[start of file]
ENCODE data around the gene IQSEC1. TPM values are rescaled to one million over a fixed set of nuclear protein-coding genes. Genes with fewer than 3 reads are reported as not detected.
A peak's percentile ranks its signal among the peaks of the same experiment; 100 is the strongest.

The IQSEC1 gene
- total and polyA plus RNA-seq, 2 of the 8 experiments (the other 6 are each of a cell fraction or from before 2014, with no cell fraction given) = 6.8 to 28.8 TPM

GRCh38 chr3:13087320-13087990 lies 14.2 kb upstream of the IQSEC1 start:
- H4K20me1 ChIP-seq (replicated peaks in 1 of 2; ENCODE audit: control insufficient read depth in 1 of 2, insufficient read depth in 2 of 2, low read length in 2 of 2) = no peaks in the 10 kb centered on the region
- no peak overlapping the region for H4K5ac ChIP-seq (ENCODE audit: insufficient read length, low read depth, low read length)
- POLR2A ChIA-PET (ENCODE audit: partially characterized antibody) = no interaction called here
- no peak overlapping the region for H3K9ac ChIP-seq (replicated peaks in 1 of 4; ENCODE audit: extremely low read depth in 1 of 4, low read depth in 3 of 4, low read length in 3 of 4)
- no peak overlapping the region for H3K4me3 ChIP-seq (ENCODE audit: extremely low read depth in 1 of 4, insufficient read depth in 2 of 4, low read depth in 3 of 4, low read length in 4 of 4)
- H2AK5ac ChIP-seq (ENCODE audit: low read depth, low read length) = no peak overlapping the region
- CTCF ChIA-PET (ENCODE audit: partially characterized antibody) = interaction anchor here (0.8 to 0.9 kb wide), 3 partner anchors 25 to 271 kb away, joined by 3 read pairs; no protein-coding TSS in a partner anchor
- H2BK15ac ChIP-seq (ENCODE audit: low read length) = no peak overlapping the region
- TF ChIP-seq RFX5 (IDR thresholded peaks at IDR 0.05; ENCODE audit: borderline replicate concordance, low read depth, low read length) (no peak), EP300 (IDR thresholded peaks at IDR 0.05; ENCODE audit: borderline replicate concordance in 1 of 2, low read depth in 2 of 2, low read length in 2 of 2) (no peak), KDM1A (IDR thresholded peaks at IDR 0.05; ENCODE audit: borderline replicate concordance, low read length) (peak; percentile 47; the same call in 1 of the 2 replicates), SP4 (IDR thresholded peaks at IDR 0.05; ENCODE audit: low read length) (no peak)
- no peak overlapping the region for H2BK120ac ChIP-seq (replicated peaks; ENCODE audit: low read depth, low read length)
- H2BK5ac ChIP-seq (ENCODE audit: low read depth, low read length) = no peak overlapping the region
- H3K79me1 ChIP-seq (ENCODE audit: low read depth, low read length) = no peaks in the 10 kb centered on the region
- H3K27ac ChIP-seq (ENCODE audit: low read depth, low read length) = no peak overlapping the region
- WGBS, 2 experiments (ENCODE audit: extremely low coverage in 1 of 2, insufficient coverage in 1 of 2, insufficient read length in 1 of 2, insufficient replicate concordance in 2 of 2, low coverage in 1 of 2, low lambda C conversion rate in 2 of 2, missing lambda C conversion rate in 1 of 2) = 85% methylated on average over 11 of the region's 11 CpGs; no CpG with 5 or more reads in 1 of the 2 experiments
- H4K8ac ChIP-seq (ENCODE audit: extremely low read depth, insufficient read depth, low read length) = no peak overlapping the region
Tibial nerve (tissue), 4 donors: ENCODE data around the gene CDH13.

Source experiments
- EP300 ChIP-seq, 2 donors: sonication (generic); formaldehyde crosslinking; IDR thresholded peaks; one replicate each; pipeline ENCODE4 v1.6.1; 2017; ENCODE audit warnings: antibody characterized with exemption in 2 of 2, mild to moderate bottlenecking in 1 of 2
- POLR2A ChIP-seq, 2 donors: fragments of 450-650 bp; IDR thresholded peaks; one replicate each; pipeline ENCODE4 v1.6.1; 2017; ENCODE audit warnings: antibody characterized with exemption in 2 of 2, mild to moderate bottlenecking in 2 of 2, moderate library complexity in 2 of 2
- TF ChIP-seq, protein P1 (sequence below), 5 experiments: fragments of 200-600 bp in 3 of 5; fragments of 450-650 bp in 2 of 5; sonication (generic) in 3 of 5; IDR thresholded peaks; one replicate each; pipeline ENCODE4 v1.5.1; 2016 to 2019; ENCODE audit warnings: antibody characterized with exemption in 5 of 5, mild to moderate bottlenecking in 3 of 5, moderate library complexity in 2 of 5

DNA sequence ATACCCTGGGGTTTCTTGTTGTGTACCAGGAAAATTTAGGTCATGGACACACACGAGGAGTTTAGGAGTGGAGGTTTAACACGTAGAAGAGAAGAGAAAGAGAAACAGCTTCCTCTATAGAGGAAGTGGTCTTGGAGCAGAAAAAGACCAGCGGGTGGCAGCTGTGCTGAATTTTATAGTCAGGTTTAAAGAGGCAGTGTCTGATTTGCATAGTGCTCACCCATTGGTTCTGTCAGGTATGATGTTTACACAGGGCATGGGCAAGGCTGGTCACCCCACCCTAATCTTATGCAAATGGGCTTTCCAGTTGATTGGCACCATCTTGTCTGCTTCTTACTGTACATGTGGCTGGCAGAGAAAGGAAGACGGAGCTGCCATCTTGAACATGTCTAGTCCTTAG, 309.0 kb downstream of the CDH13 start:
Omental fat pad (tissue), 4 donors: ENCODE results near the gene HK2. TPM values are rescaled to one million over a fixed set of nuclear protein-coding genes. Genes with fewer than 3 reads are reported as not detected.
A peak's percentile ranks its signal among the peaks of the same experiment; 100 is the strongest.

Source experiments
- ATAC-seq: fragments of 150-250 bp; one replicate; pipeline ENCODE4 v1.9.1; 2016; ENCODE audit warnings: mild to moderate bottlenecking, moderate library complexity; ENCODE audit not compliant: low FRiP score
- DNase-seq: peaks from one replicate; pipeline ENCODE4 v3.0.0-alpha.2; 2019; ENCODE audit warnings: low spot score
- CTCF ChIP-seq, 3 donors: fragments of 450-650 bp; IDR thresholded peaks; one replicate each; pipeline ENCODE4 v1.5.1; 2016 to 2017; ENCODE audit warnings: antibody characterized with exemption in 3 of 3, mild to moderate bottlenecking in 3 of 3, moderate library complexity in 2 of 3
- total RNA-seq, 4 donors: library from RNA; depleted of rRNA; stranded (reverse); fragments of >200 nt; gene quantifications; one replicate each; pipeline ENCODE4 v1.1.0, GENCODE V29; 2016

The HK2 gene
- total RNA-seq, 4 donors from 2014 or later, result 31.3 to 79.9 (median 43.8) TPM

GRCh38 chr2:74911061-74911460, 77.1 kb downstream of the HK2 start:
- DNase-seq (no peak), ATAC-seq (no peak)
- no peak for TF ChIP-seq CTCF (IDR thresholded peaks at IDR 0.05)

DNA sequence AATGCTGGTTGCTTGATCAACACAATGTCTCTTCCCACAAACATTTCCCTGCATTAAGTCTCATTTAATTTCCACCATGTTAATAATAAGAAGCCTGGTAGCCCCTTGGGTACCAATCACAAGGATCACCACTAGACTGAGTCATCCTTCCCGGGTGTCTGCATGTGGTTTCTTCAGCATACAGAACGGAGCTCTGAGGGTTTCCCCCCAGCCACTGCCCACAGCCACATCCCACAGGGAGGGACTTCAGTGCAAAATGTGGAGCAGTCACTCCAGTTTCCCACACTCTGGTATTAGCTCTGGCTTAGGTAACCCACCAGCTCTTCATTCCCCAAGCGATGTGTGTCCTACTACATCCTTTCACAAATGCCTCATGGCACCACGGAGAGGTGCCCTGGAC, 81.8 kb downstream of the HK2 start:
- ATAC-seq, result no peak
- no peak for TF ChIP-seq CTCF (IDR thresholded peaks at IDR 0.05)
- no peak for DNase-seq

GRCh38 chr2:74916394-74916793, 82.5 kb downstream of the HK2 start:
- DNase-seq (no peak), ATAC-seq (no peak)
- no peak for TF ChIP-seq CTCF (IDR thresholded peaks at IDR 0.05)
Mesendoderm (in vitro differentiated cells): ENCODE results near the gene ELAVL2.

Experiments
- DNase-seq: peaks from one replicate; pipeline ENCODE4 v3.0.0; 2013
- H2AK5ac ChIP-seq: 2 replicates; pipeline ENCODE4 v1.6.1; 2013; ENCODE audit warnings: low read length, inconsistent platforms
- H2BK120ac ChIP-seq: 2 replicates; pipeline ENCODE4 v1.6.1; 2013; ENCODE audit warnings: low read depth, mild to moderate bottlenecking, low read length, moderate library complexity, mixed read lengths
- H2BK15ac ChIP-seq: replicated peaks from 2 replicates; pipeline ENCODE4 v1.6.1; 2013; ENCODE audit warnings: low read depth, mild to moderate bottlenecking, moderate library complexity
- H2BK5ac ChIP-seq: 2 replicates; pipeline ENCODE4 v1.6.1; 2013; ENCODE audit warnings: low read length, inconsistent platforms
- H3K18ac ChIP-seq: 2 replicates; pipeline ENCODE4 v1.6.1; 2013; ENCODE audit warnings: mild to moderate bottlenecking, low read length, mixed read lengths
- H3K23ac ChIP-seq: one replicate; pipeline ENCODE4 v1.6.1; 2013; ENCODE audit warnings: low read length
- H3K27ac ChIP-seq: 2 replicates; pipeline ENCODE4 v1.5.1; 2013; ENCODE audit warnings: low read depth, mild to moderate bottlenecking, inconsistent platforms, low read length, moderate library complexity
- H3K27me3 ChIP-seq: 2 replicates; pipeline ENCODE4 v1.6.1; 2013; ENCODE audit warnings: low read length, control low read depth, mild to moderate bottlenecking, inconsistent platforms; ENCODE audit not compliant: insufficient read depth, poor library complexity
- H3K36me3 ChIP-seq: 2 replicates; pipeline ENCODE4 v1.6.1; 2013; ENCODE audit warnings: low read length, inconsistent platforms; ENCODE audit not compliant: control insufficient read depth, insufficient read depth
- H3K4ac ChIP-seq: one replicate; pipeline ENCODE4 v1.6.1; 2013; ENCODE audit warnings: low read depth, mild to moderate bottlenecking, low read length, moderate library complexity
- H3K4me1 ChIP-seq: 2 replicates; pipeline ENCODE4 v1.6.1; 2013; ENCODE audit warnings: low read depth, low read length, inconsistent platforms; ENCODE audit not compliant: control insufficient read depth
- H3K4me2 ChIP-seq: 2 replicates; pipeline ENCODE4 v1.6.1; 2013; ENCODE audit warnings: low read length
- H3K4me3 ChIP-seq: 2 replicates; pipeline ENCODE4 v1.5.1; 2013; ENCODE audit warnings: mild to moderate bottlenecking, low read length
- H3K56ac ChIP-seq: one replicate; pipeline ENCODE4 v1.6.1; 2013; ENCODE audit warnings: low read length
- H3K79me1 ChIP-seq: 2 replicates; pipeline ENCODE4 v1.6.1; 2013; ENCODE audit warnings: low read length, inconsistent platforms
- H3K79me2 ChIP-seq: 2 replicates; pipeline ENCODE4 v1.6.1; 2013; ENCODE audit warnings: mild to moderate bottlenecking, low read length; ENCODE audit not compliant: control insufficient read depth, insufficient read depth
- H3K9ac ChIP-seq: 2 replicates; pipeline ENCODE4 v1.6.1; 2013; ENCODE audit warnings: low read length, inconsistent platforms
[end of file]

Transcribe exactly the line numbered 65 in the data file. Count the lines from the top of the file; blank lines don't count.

- H3K9ac ChIP-seq: 2 replicates; pipeline ENCODE4 v1.6.1; 2013; ENCODE audit warnings: low read length, inconsistent platforms